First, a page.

It is in the nature of all such discussions that a healthy degree of what is said turns out in retrospect to be utter rubbish -- however wise and insightful it may sound at the time. One thing we agreed upon, though -- and which has stood the test of time -- is that being a business like Tower Records or Blockbuster Video was really going to suck if this Internet thing lived up to its promise and enabled us all to get as much digitized content over the Web as we were prepared to pay for.
After all, the incumbents were laden down with legacy systems, expensive real estate or leases, an employee base structured for personal interactions at point of purchase, nationwide distribution and logistics and all the rest. What chance would such businesses stand against aggressive and well-organized newcomers? In such a brave new world, they wouldn't even be playing on a level field. Perhaps the one (not insignificant) thing they might have going for them -- assuming they kept it relevant -- would be their brand and the relationship consumers already had with it.
Fast-forward to the present day, and what do we see? Certainly the record business has gone through turbulent times as the retail model has been redefined with, of all things, a consumer electronics/IT brand bringing order to the growing chaos and downward spiral of economic doom. Music downloads are now hard-wired into the DNA of vast numbers of the population, and CDs are increasingly the preserve of the older demographic (many of whom also download their music). When was the last time you visited a music store?
As for video, the field is much more open -- and for that matter, more interesting.
As the world of video-on-demand has taken its various shapes -- from Cable VOD through DVRs and DVDs to online video (to say nothing of the arrival on the scene of Netflix) -- the competitive landscape for the likes of Blockbuster has become infinitely more complicated. The cozy old days of retail video rental when it was all about location, price and having sufficient of the right range of stock available must seem a long-distant memory for those looking to maintain the value of this business.
Which is why last week's announcement by Blockbuster of its new movie download service was both inevitable but also intriguing. With so many avenues open to customers to gain access to the movies they might previously have gone to Blockbuster for, the company had to move in this direction -- Netflix is doing it, the cable companies have effectively been doing it for a long time, and even Apple is getting in on the act (or trying to) with its Apple iTV offering.
What seems particularly interesting about Blockbuster's proposition, however, is that -- unlike Apple's -- the emphasis is not on the box or the technology, it's on the movies and on convenience. It may seem blindingly obvious, but this simple acknowledgment that people are more interested in movies than the means of their delivery is not a message that appears to have gotten through to Apple (savvy though they undoubtedly are when it comes to consumer marketing).
Blockbuster's proposition is basically "rent 25 movies for $99 and you get the box they play on for free -- after which, the movies are $1.99" -- which doesn't seem like a bad price when downloads of a single song are 99 cents. The box will link to your Internet connection at home (wired or wireless) and delivers DVD quality. That to me is classic sales promotion and a simplified version of the cable and satellite proposition that has worked so well (and which does of course represent possibly the greatest competitive threat). Nobody cares about the box; in fact, the greatest stumbling block to the strategy (no pun intended) is the extent to which people may resist the notion of "yet another box" in the household.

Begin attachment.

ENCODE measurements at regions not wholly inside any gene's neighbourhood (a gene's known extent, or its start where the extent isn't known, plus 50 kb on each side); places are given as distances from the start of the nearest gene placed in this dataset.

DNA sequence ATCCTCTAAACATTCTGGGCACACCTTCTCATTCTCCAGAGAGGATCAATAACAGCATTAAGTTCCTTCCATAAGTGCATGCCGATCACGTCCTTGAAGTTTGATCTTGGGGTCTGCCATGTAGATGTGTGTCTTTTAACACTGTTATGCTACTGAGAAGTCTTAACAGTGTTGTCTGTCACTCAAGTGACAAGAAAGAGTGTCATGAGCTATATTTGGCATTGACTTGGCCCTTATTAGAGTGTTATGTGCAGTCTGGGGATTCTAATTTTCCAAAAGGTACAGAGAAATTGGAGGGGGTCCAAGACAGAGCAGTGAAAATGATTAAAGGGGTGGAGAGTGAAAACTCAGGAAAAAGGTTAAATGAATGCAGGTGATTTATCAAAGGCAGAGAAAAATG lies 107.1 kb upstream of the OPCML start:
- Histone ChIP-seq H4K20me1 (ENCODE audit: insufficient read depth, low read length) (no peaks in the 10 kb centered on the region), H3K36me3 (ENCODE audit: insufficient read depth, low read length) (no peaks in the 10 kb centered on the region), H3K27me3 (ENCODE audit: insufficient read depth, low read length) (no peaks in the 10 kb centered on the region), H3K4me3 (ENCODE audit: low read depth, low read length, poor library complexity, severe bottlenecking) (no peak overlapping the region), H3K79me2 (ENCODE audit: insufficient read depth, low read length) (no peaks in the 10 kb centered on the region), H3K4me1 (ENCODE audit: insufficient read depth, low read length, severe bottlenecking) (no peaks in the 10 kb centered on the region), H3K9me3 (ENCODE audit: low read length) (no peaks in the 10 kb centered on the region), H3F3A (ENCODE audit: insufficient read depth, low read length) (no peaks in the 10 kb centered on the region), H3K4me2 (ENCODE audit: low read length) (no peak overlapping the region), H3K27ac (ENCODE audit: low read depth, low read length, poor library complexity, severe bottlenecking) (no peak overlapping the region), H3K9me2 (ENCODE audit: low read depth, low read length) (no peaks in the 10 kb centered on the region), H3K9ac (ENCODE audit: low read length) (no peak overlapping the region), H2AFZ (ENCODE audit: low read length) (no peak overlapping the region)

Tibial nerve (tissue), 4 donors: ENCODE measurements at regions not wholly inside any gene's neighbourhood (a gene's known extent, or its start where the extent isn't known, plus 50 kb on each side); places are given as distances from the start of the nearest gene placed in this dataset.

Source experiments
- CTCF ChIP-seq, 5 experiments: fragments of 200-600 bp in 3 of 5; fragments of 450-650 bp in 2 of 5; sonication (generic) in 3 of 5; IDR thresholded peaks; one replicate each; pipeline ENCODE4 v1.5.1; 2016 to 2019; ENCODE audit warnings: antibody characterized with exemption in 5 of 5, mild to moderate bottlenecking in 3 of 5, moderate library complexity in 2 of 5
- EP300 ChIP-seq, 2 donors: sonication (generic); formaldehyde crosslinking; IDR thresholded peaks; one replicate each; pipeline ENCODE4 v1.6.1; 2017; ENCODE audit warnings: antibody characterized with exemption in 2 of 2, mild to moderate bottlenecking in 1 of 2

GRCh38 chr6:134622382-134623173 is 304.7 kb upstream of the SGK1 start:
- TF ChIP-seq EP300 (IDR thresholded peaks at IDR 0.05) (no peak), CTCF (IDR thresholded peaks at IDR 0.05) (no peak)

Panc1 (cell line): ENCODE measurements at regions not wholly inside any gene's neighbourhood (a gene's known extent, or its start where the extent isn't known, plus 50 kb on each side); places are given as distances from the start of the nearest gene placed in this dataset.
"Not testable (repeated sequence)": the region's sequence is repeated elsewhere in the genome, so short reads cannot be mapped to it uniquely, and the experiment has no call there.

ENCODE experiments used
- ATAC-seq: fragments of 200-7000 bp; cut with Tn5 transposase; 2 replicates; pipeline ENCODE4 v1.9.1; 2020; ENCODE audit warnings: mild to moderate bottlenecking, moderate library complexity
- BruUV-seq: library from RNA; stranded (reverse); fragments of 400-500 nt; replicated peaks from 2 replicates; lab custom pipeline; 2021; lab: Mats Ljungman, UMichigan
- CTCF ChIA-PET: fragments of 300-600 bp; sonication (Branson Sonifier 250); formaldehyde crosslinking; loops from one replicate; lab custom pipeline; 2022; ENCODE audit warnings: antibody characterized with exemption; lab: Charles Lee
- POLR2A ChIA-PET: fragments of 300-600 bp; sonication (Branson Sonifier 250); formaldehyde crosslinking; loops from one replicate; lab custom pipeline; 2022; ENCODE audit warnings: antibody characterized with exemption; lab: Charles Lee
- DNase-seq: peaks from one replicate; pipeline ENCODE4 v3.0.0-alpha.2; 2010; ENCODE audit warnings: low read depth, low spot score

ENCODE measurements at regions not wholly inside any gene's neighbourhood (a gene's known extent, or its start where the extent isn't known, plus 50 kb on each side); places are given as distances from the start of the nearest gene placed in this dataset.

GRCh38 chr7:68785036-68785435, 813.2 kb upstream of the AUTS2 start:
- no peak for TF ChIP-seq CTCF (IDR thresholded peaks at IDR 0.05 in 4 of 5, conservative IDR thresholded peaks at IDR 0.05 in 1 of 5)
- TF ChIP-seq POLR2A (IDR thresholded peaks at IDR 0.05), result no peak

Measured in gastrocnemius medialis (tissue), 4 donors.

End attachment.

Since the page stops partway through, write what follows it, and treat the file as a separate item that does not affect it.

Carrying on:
Longer term, the challenge for Blockbuster -- and for that matter, Netflix and any other purveyor of any kind of VOD experience -- is going to be differentiation. Availability of content is likely to be wholly commoditized (unless particular players are prepared to pay through the nose for 24 hour exclusive windows within their category, which is probably unlikely); quality of image and delivery will be commoditized at a necessarily high standard; and location becomes irrelevant.
The differentiator, then, is likely to be service add-ons like recommendation engines a la Amazon and Netflix, and marketing and promotions. It all comes down to understanding your consumer and creatively building and leveraging relationships based on their interests.
But whither advertising in all of this? While at present, any one of the VOD variables accounts for only a small slide of the total viewing pie -- and therefore has minimal impact on advertising exposures -- how long will it be before the cumulative effect of all the options available to us for controlling our viewing experience starts to take an undeniable toll on the collective reach of TV advertising?
Household penetration of DVRs is already well on its way to 30% and although growth may be slowed by the current recession, it won't be stopped. And as anyone with even the most delicate grasp of reality knows, the proportion of ads recorded that are actually watched in real time (as they are designed to be watched) is alarmingly low. Add to this DVDs, cable and satellite VOD, online video where there is less advertising in total -- and now the efforts of Netflix and Blockbuster to enter the home unsupported by ads -- and it's hard to deny the prospect of a future where the time we spend watching programs and movies that feature real-time ad breaks (or any ads at all) is considerably diminished, with the commensurate effect on available ad inventory.
Ads won't be going away, but like a once dominant species, they'll be constrained to an ever-smaller domain, be more highly prized and jealously guarded. Maybe we'll even see less clutter and heavy-handed rotation.